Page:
Internal Revenue Bulletin:  2008-10 

March 10, 2008 

Rev. Rul. 2008-13


Performance-based compensation. This ruling holds that compensation paid to an executive is not qualified performance-based compensation for purposes of section 162(m) of the Code, even if the compensation is paid upon the attainment of the performance goal, if the plan agreement or contract provides for payment of compensation to an executive upon the attainment of a performance goal or for (1) termination without “cause” or for “good reason” or (2) voluntary retirement.

ISSUE

Is compensation payable by a publicly held corporation to a covered employee (within the meaning of § 162(m)(3) of the Internal Revenue Code) considered “remuneration payable solely on account of attainment of one or more performance goals” under § 162(m)(4)(C) if the plan or agreement under which the covered employee is paid provides that the compensation will be paid upon attainment of a performance goal and also provides that the compensation will be paid without regard to whether the performance goal is attained in either of the following situations: (i) the covered employee’s employment is involuntarily terminated by the corporation without cause or the covered employee terminates his or her employment for good reason, or (ii) the covered employee retires.

FACTS

Company X is a publicly held corporation within the meaning of § 162(m)(2). X maintains a bonus plan (Plan) that pays a cash award (Award) to covered employee E if X’s earnings per share do not decrease during the calendar year, determined on December 31, 2009 (Performance Goal). In accordance with § 1.162-27(e)(2) of the Income Tax Regulations, X’s compensation committee established the Performance Goal in writing within 90 days after the commencement of the period of service to which the Performance Goal relates, and the Performance Goal satisfies § 1.162-27(e)(2)(ii) and (iii). In 2009, X’s earnings per share increase by seven percent.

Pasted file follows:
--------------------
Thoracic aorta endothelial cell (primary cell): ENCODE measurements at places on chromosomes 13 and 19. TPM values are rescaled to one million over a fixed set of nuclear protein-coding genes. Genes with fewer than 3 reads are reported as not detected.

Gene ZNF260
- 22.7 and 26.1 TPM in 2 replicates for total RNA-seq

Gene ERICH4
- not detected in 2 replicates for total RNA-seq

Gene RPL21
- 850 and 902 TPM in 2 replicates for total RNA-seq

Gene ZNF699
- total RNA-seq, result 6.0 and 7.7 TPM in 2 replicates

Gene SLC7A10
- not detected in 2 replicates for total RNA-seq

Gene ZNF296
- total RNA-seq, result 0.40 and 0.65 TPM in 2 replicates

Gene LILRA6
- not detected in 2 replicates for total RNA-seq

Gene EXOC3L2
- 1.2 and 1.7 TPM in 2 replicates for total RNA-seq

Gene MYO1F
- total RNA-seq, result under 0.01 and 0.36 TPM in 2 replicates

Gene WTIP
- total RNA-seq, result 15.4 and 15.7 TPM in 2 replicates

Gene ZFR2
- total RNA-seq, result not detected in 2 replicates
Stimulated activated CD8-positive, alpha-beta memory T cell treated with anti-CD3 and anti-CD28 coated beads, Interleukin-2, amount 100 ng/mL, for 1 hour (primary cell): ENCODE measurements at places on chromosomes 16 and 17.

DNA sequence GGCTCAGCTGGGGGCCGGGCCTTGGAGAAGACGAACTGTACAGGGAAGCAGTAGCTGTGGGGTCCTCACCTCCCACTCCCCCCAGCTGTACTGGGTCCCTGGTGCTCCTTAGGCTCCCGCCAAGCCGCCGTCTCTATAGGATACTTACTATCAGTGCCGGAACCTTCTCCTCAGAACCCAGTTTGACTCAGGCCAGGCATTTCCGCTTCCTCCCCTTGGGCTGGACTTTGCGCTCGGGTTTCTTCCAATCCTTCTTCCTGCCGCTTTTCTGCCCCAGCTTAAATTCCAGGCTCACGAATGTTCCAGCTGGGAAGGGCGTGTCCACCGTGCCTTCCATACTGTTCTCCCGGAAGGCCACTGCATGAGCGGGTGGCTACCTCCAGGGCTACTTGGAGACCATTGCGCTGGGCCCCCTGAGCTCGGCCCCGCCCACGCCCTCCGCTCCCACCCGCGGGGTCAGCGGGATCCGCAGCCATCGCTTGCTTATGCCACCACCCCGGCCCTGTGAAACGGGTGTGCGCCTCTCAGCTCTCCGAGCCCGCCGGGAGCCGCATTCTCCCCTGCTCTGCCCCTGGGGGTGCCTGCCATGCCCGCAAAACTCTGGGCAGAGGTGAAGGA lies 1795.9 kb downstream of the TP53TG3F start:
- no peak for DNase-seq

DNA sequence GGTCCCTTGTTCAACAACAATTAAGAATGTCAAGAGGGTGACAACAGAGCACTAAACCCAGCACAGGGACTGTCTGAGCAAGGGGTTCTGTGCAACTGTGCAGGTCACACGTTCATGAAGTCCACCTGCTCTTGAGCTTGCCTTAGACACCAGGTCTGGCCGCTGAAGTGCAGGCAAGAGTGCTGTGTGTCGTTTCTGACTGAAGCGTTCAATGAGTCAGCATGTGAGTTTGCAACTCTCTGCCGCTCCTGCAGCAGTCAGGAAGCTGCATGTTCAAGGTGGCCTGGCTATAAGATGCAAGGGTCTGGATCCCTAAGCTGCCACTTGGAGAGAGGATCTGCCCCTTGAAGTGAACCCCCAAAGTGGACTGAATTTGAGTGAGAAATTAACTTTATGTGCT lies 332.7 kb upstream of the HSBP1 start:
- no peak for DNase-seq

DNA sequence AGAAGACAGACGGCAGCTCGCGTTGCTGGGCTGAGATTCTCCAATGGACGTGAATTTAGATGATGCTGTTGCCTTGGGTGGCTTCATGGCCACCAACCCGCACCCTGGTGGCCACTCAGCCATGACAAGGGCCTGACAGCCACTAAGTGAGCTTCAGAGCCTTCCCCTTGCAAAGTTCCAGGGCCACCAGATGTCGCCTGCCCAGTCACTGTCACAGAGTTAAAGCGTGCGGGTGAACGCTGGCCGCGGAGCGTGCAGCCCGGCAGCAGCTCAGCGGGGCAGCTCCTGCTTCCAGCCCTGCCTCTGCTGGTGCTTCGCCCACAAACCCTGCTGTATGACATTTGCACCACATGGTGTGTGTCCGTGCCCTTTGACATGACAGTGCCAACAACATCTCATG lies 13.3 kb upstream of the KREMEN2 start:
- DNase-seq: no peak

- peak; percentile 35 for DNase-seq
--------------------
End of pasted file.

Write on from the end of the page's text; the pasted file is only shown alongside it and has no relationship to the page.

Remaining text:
Situation 1.

The Plan provides that the Award will be paid to covered employee E if the Performance Goal is attained. The Plan also provides that, even if the Performance Goal is not attained, the Award will be paid if covered employee E dies or becomes disabled, or if X experiences a change of ownership or control. In addition, the Plan provides that the Award will be paid even if the Performance Goal is not attained if covered employee E is terminated by X without “cause” or if covered employee E voluntarily terminates his or her employment with X for “good reason.”

The definition of “cause” in the Plan is (i) an act of willful misrepresentation, fraud or willful dishonesty intended to result in substantial personal enrichment at the expense of X, (ii) willful misconduct with regard to X that was intended to have a material adverse impact on X, (iii) willful or reckless behavior that has a material adverse impact on X, (iv) willful failure to perform duties or follow written direction of the board of directors, or (v) conviction of, or pleading nolo contendre or guilty to a felony. The definition of “cause” does not include poor performance that does not involve one of the events described in the preceding sentence.

The definition of “good reason” under the Plan is the occurrence of any of the following, without the executive’s express written consent: (i) assignment of duties materially inconsistent with the executive’s current authorities, duties, responsibilities, and status, any reduction in the executive’s title, position, or reporting lines, or any material reduction in the executive’s status, authorities, duties, or responsibilities, (ii) relocation of the executive from the principal office of X or relocation of the principal office of X, (iii) reduction in the executive’s base salary, (iv) reduction in the executive’s overall level of participation in X incentive, benefit, or retirement plans, (v) failure of X to obtain assumption of the executive’s employment agreement from a successor of X, or (vi) any other material breach of the executive’s employment by X.